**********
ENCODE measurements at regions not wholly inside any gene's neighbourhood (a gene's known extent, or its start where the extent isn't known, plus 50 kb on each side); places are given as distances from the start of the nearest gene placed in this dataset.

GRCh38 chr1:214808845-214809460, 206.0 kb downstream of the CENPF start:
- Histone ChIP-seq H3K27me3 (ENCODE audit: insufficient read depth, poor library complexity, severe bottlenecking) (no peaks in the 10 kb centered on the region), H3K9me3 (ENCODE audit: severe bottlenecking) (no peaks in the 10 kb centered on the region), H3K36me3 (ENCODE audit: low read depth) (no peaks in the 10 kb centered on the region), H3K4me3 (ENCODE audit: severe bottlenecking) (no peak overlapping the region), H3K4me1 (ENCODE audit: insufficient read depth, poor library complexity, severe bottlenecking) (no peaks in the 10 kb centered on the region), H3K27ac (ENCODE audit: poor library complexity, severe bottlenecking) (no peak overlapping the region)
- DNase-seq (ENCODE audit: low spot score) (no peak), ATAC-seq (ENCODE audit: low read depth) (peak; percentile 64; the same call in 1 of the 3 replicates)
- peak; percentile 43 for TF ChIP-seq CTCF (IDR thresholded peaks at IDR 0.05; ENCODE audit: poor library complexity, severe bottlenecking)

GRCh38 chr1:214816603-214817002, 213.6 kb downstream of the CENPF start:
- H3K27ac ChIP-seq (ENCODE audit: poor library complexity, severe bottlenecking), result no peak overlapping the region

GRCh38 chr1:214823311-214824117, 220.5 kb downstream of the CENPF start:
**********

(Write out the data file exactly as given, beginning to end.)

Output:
ENCODE measurements at regions not wholly inside any gene's neighbourhood (a gene's known extent, or its start where the extent isn't known, plus 50 kb on each side); places are given as distances from the start of the nearest gene placed in this dataset.

GRCh38 chr1:214808845-214809460, 206.0 kb downstream of the CENPF start:
- Histone ChIP-seq H3K27me3 (ENCODE audit: insufficient read depth, poor library complexity, severe bottlenecking) (no peaks in the 10 kb centered on the region), H3K9me3 (ENCODE audit: severe bottlenecking) (no peaks in the 10 kb centered on the region), H3K36me3 (ENCODE audit: low read depth) (no peaks in the 10 kb centered on the region), H3K4me3 (ENCODE audit: severe bottlenecking) (no peak overlapping the region), H3K4me1 (ENCODE audit: insufficient read depth, poor library complexity, severe bottlenecking) (no peaks in the 10 kb centered on the region), H3K27ac (ENCODE audit: poor library complexity, severe bottlenecking) (no peak overlapping the region)
- DNase-seq (ENCODE audit: low spot score) (no peak), ATAC-seq (ENCODE audit: low read depth) (peak; percentile 64; the same call in 1 of the 3 replicates)
- peak; percentile 43 for TF ChIP-seq CTCF (IDR thresholded peaks at IDR 0.05; ENCODE audit: poor library complexity, severe bottlenecking)

GRCh38 chr1:214816603-214817002, 213.6 kb downstream of the CENPF start:
- H3K27ac ChIP-seq (ENCODE audit: poor library complexity, severe bottlenecking), result no peak overlapping the region

GRCh38 chr1:214823311-214824117, 220.5 kb downstream of the CENPF start: